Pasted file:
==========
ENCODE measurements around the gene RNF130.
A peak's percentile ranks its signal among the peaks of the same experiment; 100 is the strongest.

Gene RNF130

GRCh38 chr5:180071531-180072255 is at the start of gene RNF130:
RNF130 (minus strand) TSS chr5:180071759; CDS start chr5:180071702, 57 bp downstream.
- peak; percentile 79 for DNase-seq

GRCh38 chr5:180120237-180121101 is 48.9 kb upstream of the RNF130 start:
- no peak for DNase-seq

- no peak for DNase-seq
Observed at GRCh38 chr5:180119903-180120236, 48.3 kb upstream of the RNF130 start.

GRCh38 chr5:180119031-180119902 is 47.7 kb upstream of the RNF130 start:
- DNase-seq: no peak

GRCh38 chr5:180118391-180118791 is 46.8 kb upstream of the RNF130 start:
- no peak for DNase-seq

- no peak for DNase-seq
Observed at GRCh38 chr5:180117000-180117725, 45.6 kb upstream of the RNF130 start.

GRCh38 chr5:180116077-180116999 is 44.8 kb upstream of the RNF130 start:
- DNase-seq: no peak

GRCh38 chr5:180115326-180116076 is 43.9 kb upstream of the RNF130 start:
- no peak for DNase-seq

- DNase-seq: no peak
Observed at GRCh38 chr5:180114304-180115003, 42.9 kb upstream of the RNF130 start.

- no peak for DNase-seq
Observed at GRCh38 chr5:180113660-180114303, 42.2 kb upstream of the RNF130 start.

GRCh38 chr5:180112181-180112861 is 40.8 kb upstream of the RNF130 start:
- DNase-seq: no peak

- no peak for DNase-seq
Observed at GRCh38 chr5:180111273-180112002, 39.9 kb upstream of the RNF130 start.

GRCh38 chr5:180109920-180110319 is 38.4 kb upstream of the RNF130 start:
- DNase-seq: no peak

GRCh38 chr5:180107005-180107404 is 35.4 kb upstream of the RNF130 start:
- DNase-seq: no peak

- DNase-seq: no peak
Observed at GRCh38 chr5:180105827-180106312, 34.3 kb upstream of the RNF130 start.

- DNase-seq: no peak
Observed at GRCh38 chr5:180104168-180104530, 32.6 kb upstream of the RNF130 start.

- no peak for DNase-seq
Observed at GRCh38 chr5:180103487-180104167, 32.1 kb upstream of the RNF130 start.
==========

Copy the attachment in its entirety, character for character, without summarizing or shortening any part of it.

ENCODE measurements around the gene RNF130.
A peak's percentile ranks its signal among the peaks of the same experiment; 100 is the strongest.

Gene RNF130

GRCh38 chr5:180071531-180072255 is at the start of gene RNF130:
RNF130 (minus strand) TSS chr5:180071759; CDS start chr5:180071702, 57 bp downstream.
- peak; percentile 79 for DNase-seq

GRCh38 chr5:180120237-180121101 is 48.9 kb upstream of the RNF130 start:
- no peak for DNase-seq

- no peak for DNase-seq
Observed at GRCh38 chr5:180119903-180120236, 48.3 kb upstream of the RNF130 start.

GRCh38 chr5:180119031-180119902 is 47.7 kb upstream of the RNF130 start:
- DNase-seq: no peak

GRCh38 chr5:180118391-180118791 is 46.8 kb upstream of the RNF130 start:
- no peak for DNase-seq

- no peak for DNase-seq
Observed at GRCh38 chr5:180117000-180117725, 45.6 kb upstream of the RNF130 start.

GRCh38 chr5:180116077-180116999 is 44.8 kb upstream of the RNF130 start:
- DNase-seq: no peak

GRCh38 chr5:180115326-180116076 is 43.9 kb upstream of the RNF130 start:
- no peak for DNase-seq

- DNase-seq: no peak
Observed at GRCh38 chr5:180114304-180115003, 42.9 kb upstream of the RNF130 start.

- no peak for DNase-seq
Observed at GRCh38 chr5:180113660-180114303, 42.2 kb upstream of the RNF130 start.

GRCh38 chr5:180112181-180112861 is 40.8 kb upstream of the RNF130 start:
- DNase-seq: no peak

- no peak for DNase-seq
Observed at GRCh38 chr5:180111273-180112002, 39.9 kb upstream of the RNF130 start.

GRCh38 chr5:180109920-180110319 is 38.4 kb upstream of the RNF130 start:
- DNase-seq: no peak

GRCh38 chr5:180107005-180107404 is 35.4 kb upstream of the RNF130 start:
- DNase-seq: no peak

- DNase-seq: no peak
Observed at GRCh38 chr5:180105827-180106312, 34.3 kb upstream of the RNF130 start.

- DNase-seq: no peak
Observed at GRCh38 chr5:180104168-180104530, 32.6 kb upstream of the RNF130 start.

- no peak for DNase-seq
Observed at GRCh38 chr5:180103487-180104167, 32.1 kb upstream of the RNF130 start.